The Israeli hacker [Ehud Tenenbaum], known as “the Analyzer”, was arrested along with 3 Canadians for allegedly hacking into a Calgary-based financial services company and withdrawing almost CDN $2 million. The arrests were the results of a months-long investigation by both the Canadian police and the U.S. Secret Service. In 1998, [Tenenbaum] was accused of hacking into unclassified computer systems owned by NASA, and the Pentagon, among others. He is in custody without bail, although the three other suspects have been released on bond.
MySpace users are very familiar with the visage of their first “friend” and MySpace cofounder [Tom Anderson], but did you ever wonder what he used to do before he became everyone’s friend? TechCrunch’s investigative reporting revealed that [Tom] was a hacker in the eighties who hacked into the Chase Manhattan Bank computer system, which attracted the attention of the FBI. Under the handle “Lord Flathead”, he became the leader of a black hat hacker group by the time he was fourteen. His activities (along with those of other hackers) led to one of the largest FBI raids in California history. Because he was a minor at the time, he was not arrested, but put on probation in exchange for an agreement to stop committing computer crimes. This definitely makes having [Tom Anderson] on your friends list just a bit more interesting, doesn’t it?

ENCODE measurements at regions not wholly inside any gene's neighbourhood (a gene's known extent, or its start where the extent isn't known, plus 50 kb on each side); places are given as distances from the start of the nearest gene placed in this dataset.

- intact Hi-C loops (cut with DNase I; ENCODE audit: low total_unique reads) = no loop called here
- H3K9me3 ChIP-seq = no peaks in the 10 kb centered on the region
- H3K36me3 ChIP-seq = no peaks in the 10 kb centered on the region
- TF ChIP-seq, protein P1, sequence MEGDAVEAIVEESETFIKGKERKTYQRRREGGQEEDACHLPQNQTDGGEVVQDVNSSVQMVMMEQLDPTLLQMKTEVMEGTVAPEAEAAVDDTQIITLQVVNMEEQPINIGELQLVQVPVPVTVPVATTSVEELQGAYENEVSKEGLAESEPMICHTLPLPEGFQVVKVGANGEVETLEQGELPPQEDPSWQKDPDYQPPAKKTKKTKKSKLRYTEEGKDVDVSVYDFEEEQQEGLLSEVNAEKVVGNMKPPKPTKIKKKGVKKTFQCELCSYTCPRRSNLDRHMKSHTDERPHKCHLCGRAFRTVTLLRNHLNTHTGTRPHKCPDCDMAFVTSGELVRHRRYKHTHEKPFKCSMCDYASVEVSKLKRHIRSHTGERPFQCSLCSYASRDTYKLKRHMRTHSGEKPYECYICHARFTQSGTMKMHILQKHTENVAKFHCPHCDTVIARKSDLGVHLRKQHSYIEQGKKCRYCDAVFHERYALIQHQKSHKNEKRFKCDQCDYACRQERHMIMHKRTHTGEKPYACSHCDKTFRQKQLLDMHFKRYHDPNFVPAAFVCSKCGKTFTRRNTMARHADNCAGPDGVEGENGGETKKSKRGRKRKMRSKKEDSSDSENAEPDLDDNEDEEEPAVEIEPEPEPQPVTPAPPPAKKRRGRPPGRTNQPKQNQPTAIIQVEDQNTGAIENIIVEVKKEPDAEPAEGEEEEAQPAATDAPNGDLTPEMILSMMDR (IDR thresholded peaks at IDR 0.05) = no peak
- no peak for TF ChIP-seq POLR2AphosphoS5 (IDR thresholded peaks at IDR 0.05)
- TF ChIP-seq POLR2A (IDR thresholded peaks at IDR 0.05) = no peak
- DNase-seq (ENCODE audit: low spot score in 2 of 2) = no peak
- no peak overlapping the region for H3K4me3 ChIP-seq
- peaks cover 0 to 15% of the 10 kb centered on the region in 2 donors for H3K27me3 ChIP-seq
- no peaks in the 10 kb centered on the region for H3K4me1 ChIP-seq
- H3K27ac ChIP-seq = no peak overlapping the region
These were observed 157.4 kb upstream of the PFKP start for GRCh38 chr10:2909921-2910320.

The six people arrested by British authorities for uploading files to the OiNK torrent network, all out on bail, have had the period of their bail extended. Charged with conspiracy to defraud the music industry, the woman and five men as well as OiNK operator [Alan Ellis] have been ordered to report to the police on July 1st, where their bail will be formally extended for another 27 days. According to TorrentFreak, sources close to the case believe that the police are still building their criminal case, which accounts for the bail extensions. They could have civil charges levied against them, but current British Law cannot prosecute individuals for illegal filesharing unless it is done for profit.
British authorities have reportedly begun arresting users of OiNK. Last week at least one person was arrested for seeding a single album on the now-defunct torrent index. The user was questioned by police and then released on bail.
Though it is not new for record companies to engage in civil action against users of filesharing networks, legal experts who have commented on the case are puzzled by what – if any – criminal charges can be filed against filesharing defendants. It is unknown if any further arrests have been made.